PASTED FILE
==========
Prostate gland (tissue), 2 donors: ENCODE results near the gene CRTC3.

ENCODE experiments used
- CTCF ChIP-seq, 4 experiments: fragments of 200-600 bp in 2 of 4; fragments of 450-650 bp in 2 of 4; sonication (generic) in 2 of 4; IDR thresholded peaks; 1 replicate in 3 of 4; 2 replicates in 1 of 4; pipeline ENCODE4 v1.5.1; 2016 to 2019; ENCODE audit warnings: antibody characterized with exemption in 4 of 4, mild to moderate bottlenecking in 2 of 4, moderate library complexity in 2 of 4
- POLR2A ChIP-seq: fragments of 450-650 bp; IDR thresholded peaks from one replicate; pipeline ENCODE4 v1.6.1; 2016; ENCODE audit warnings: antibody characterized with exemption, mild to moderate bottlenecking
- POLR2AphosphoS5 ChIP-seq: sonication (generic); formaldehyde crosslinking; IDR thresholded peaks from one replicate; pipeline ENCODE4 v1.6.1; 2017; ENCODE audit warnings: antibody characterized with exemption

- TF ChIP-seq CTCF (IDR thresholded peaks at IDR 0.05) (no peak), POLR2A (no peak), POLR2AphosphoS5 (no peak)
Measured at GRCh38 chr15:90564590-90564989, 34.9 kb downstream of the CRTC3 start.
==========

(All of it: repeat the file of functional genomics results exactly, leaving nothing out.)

Prostate gland (tissue), 2 donors: ENCODE results near the gene CRTC3.

ENCODE experiments used
- CTCF ChIP-seq, 4 experiments: fragments of 200-600 bp in 2 of 4; fragments of 450-650 bp in 2 of 4; sonication (generic) in 2 of 4; IDR thresholded peaks; 1 replicate in 3 of 4; 2 replicates in 1 of 4; pipeline ENCODE4 v1.5.1; 2016 to 2019; ENCODE audit warnings: antibody characterized with exemption in 4 of 4, mild to moderate bottlenecking in 2 of 4, moderate library complexity in 2 of 4
- POLR2A ChIP-seq: fragments of 450-650 bp; IDR thresholded peaks from one replicate; pipeline ENCODE4 v1.6.1; 2016; ENCODE audit warnings: antibody characterized with exemption, mild to moderate bottlenecking
- POLR2AphosphoS5 ChIP-seq: sonication (generic); formaldehyde crosslinking; IDR thresholded peaks from one replicate; pipeline ENCODE4 v1.6.1; 2017; ENCODE audit warnings: antibody characterized with exemption

- TF ChIP-seq CTCF (IDR thresholded peaks at IDR 0.05) (no peak), POLR2A (no peak), POLR2AphosphoS5 (no peak)
Measured at GRCh38 chr15:90564590-90564989, 34.9 kb downstream of the CRTC3 start.